A Framework for Effective Teaching and Learning
- Learner-centered culture.
- Clear learning targets at an appropriate level of rigor.
- Instruction intentionally designed so learners can meet the targets.
Evidence of learning evaluated using clear criteria.
This component is supported from recent research by John Hattie. Hattie synthesized findings from 80,000 studies involving 300 million students to identify the impact of more than 250 influences on student achievement. His analysis of the impact is expressed in effect sizes – the higher the effect size the greater the potential impact on student achievement. Effect sizes between .4 and .7 are likely to accelerate student achievement and those of .7 or above have the potential to considerably increase student achievement.
What we’re learning . . .
With clear targets/goals and agreed upon and articulated rigor levels, you can collect evidence of learning that is aligned without having to administer common assessments. Shifting your mindset from thinking about assessment to collecting evidence opens doors for multiple pathways to proficiency. It allows students to show proficiency in multiple ways and honors evidence generated in any learning environment (in and out of the classroom).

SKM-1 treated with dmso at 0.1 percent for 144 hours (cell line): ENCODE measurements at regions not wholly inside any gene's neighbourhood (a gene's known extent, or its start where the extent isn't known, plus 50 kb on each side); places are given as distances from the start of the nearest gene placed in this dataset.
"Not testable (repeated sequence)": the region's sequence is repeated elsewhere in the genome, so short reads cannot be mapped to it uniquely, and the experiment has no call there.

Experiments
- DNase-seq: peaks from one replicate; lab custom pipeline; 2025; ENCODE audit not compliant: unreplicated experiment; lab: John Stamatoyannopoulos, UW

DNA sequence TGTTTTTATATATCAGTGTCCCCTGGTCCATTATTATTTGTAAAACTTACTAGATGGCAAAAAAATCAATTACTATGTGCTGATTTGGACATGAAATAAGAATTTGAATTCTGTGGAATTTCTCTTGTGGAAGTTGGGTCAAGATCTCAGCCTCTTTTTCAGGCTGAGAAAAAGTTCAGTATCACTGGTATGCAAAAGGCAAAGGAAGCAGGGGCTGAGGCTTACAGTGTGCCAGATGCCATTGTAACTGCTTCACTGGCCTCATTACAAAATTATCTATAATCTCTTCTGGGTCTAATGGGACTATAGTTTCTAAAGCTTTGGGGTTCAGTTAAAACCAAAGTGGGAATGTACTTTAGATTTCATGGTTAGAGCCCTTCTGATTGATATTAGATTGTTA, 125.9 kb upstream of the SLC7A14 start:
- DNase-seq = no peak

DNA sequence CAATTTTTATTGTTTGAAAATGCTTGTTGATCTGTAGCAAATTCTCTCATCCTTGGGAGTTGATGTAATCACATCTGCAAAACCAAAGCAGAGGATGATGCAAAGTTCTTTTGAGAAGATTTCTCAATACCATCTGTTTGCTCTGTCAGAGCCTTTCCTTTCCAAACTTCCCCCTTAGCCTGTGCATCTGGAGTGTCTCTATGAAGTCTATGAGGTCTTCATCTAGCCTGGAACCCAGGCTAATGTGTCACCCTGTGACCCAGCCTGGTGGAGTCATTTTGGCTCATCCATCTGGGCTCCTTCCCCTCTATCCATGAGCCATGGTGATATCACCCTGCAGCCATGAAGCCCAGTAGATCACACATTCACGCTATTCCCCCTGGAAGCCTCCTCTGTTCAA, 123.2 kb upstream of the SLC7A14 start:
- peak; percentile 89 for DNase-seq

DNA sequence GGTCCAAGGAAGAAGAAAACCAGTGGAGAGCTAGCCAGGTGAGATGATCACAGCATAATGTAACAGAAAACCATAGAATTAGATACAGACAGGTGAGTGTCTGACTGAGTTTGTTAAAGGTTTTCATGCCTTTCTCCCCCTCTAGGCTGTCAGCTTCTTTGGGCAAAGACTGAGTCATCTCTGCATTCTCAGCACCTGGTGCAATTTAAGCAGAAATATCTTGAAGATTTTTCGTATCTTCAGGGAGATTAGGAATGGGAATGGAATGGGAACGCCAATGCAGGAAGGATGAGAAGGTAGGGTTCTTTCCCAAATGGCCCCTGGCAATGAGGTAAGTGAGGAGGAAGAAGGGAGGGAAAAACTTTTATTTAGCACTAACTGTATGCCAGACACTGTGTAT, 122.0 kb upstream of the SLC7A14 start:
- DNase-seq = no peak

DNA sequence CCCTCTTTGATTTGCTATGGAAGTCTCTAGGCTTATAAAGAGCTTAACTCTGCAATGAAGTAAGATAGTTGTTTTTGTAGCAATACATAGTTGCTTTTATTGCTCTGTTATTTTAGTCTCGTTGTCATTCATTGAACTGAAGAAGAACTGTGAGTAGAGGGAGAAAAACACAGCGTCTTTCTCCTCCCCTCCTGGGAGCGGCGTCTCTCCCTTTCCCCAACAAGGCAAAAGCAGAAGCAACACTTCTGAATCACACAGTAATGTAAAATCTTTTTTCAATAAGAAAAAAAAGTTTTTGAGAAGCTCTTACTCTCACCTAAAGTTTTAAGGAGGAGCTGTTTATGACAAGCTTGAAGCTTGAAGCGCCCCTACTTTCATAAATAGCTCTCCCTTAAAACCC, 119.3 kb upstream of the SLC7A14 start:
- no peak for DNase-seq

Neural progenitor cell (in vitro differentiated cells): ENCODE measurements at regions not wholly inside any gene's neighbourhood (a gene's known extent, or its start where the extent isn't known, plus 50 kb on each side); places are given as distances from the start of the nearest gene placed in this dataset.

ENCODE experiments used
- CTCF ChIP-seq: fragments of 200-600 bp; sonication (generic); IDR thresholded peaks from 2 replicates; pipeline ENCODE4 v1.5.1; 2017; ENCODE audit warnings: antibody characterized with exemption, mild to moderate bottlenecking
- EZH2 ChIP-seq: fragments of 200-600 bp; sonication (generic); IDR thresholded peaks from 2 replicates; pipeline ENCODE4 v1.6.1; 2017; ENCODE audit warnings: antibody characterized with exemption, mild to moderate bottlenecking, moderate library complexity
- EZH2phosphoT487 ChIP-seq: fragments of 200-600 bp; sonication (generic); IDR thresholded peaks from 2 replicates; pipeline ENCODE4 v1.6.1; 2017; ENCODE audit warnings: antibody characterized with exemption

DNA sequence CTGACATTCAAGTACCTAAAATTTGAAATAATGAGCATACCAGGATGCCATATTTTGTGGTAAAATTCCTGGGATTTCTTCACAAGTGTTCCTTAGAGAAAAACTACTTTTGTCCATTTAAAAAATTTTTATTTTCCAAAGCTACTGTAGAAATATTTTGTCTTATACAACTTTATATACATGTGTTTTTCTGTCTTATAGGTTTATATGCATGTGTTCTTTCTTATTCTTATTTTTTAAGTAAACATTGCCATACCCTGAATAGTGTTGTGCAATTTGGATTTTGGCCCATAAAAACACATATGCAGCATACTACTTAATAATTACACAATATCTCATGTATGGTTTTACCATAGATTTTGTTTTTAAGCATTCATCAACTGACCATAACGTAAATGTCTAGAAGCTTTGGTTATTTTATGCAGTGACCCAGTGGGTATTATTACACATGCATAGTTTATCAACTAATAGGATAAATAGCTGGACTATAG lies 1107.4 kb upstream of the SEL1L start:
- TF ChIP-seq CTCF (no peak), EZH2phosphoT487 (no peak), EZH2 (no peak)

It’s helpful to think of two types of information about student learning — summative evidence and formative feedback.
Summative evidence comes from anything we ask students to do at the rigor level of the target. Many activities or tasks could provide this evidence when teachers and students are clear about what must be shown. [See clear targets].
Formative feedback doesn’t take place at the rigor level of the target, but along the learning progression to proficiency. We like Jan Chappuis’ Seven Strategies of Assessment for Learning (2009), which combines descriptive feedback to students with next steps for teachers. Student self-assessment and reflection are an integral part of the feedback loop. [See learner-centered culture]. There are many opportunities for formative feedback during the learning process that don’t necessarily require a formal assessment.
The unit or lesson sequence teachers create to enable students to demonstrate the level of rigor required by the target includes identifying effective times for formative feedback and student self-assessment and clear descriptions of the summative evidence students must provide. [See instruction].
Evidence of impact: Formative evaluation (effect size .48), feedback (effect size .70), teacher clarity (effect size .75)
Learn more . . .